Yes, her tweet was inexcusably ignorant and racist, but the world's reaction isn't exactly excusable either.
The Lessons Of Tweeting While Justine Sacco
Credit: New York Times
December 22, 2013

If the name Justine is not familiar to you, you've probably been blessedly off social media this last week. Justine Sacco is a South African-born, American PR executive. Her Twitter bio identifies her as the head of PR for IAC, a media company owned by Barry Diller, which includes sites like The Daily Beast and Vimeo. Before boarding a plane on Friday to visit her father in South Africa, she made a flippant and really ugly tweet to her roughly 200 followers. Unfortunately, someone then forwarded that tweet to Gawker's Valleywag editor Sam Biddle. And then all hell broke loose and there pretty much wasn't a person on Twitter that hadn't seen that tweet.

By the time she landed in Johannesburg, Justine Sacco was a trending topic on Twitter and a full-fledged internet meme:

As Sacco flew south through Europe and over Africa, her life began to slowly unravel. On the day when no one at work wants to work, she became the unwitting focus of Twitter, quickly eliciting a response from her boss Diller, who called her AIDS joke "outrageous, and offensive" (true!). As day became night on the East Coast, the hashtag #HasJustineLandedYet shot up Twitter's list of trending topics. Google — in case you were wondering what people there do in their spare time — jumped in as well, displaying a real-time flight tracker at the top of search results for Sacco's name. (Or maybe they didn't.) Someone registered the domain name and directed it to the homepage of Aid for Africa. There were even highly relevant Photoshops!

By Saturday, Sacco had deleted not only the tweet, but her Twitter and Facebook accounts, been fired from her job and issued an apology.

I'm not going to shed any tears for Justine Sacco. She had a history of tweets in poor taste, which as a public relations executive, she should have been smart enough to avoid. The tweet was wrong on many levels and deserves no attempt at justification. There's a great little example in internet justice in that Aid for Africa purchased the domain name and had the site point to a fundraising page.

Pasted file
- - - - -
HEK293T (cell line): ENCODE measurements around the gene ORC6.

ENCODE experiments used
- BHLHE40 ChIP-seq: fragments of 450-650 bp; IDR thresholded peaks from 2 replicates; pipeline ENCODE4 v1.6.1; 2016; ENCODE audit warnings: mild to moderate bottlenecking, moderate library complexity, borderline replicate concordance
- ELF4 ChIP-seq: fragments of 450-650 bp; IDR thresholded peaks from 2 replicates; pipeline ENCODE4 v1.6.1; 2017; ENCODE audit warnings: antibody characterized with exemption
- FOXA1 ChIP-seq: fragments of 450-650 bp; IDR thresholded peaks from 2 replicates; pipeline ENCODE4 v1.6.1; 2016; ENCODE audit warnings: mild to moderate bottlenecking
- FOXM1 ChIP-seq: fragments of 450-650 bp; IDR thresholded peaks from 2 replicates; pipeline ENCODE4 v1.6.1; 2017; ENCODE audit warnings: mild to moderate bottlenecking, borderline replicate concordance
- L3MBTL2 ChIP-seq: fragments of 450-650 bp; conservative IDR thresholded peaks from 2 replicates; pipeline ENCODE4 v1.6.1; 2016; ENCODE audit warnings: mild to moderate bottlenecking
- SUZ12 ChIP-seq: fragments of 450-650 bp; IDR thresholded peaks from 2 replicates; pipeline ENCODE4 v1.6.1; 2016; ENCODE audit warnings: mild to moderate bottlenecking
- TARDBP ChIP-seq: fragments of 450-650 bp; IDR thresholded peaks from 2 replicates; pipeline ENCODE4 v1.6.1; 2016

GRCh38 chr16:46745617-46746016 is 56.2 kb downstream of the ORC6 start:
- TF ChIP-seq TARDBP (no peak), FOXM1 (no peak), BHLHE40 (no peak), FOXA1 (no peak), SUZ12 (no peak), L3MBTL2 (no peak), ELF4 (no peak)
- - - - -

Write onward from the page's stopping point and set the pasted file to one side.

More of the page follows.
But in between the expected responses of calling out the racist statement and general insults of being an idiot and hopefully being fired, Sacco was also subjected to some really ugly responses, including a tweet that never was captured by any of the media covering the story which read "I hope she gets raped by a giraffe", as well as other suggestions of the necessity of sexual violence on her person and death threats.

So we respond to ignorance and racism by adding violence and sexism to the mix?

Exactly how does that help?

I mentioned in the comments yesterday that one of the things that I found curious about the Phil Robertson suspension from Duck Dynasty is that there are multiple incidences of Robertson saying sexist and misogynistic things that aired without a complaint. No one demanded that he stop insulting half of the population and no editor carefully cut that footage from the hours of filming to keep it from airing.

Ugliness is ugliness. There's no reason to be offended by racism and respond to it with sexism and think that's acceptable.

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